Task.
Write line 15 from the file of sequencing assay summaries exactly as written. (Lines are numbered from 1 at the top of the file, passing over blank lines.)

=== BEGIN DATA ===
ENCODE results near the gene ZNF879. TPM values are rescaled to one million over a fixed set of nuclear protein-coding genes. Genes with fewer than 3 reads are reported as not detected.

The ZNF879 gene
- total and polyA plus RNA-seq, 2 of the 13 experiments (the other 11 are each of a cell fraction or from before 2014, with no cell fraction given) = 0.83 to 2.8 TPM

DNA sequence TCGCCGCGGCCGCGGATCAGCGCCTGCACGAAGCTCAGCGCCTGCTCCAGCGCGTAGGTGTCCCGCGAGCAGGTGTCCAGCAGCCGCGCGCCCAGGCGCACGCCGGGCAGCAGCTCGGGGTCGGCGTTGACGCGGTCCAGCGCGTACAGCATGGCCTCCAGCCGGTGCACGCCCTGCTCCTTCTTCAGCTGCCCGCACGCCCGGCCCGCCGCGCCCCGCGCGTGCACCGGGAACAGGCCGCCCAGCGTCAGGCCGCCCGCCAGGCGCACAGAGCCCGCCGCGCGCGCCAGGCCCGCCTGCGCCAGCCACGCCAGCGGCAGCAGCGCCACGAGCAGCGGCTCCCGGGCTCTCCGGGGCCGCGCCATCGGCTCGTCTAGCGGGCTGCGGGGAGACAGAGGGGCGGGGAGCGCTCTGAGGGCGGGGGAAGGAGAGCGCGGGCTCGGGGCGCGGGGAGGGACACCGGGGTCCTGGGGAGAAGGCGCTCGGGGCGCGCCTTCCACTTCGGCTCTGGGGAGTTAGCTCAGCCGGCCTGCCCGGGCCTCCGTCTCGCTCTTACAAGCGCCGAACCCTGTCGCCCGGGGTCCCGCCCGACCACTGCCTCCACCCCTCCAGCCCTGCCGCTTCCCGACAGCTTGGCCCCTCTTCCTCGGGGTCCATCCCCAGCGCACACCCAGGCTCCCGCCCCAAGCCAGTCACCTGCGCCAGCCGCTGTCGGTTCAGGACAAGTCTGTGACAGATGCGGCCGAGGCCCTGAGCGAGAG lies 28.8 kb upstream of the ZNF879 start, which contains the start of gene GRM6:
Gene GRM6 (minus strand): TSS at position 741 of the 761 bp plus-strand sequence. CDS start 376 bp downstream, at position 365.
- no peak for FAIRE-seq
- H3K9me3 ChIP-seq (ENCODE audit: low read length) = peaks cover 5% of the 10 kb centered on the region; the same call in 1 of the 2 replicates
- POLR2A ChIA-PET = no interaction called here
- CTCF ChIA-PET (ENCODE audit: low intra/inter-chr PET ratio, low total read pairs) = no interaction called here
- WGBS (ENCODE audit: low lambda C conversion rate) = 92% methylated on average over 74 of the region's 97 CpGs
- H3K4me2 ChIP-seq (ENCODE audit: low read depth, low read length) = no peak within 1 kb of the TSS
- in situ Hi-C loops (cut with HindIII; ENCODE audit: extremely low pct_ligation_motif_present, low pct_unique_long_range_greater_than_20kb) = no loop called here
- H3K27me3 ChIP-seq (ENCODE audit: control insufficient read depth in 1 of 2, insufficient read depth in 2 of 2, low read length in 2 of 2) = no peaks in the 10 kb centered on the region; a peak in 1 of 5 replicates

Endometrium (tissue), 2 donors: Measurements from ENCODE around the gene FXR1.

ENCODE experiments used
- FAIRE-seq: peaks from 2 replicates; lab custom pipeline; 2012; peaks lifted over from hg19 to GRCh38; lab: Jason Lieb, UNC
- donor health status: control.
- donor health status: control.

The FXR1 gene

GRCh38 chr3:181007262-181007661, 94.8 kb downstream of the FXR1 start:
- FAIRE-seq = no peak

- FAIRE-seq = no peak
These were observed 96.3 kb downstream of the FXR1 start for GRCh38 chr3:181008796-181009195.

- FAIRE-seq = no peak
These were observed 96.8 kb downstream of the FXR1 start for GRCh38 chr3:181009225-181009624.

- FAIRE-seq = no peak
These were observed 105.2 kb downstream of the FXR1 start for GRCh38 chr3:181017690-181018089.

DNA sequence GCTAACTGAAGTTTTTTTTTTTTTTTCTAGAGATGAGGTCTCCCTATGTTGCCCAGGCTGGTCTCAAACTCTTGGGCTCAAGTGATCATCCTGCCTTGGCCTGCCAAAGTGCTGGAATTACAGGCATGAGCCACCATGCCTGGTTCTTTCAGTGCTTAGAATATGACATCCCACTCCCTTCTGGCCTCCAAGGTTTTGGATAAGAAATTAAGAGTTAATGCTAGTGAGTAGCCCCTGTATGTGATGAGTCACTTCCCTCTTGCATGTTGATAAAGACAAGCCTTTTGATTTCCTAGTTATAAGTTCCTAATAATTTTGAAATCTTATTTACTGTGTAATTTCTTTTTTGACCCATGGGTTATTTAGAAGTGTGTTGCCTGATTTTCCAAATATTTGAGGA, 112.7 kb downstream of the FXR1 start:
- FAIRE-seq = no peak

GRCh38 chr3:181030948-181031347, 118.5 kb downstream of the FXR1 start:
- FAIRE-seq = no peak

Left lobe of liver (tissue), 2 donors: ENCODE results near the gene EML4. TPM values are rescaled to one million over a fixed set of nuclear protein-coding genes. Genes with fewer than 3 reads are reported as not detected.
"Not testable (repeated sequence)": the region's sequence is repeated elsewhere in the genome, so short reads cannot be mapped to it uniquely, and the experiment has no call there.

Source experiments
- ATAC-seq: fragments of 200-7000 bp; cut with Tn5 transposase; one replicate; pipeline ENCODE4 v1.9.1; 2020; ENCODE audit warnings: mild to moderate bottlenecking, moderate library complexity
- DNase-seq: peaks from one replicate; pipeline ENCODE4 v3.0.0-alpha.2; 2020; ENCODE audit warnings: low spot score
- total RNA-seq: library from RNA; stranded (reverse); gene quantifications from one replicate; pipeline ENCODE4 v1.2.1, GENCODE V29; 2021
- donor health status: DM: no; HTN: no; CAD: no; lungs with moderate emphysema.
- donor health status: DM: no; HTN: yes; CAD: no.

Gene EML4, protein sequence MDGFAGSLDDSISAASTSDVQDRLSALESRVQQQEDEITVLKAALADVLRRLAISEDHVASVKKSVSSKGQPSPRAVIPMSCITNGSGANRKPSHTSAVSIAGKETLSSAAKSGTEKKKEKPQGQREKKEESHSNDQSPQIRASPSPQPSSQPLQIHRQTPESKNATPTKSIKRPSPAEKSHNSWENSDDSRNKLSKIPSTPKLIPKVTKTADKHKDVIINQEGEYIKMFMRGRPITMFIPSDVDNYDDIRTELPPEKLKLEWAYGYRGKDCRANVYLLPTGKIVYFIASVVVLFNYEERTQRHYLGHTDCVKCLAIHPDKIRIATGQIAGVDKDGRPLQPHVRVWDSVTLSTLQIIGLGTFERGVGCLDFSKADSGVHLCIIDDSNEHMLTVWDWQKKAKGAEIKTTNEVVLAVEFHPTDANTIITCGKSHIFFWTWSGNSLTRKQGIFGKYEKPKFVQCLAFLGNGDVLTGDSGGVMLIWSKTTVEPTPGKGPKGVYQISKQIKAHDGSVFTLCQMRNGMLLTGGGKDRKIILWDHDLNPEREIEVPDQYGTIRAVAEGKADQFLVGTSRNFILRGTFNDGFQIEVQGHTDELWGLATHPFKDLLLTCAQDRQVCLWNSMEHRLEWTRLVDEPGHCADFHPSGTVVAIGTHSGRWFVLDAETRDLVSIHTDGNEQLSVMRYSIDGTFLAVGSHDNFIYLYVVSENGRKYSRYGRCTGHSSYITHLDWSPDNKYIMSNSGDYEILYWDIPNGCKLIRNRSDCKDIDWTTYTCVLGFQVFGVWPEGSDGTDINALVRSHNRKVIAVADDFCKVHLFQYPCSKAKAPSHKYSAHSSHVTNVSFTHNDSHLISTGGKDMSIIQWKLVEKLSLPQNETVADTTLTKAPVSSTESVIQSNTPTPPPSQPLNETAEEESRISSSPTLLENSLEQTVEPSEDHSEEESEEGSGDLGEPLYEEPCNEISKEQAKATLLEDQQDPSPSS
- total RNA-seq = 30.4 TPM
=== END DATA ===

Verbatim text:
ENCODE experiments used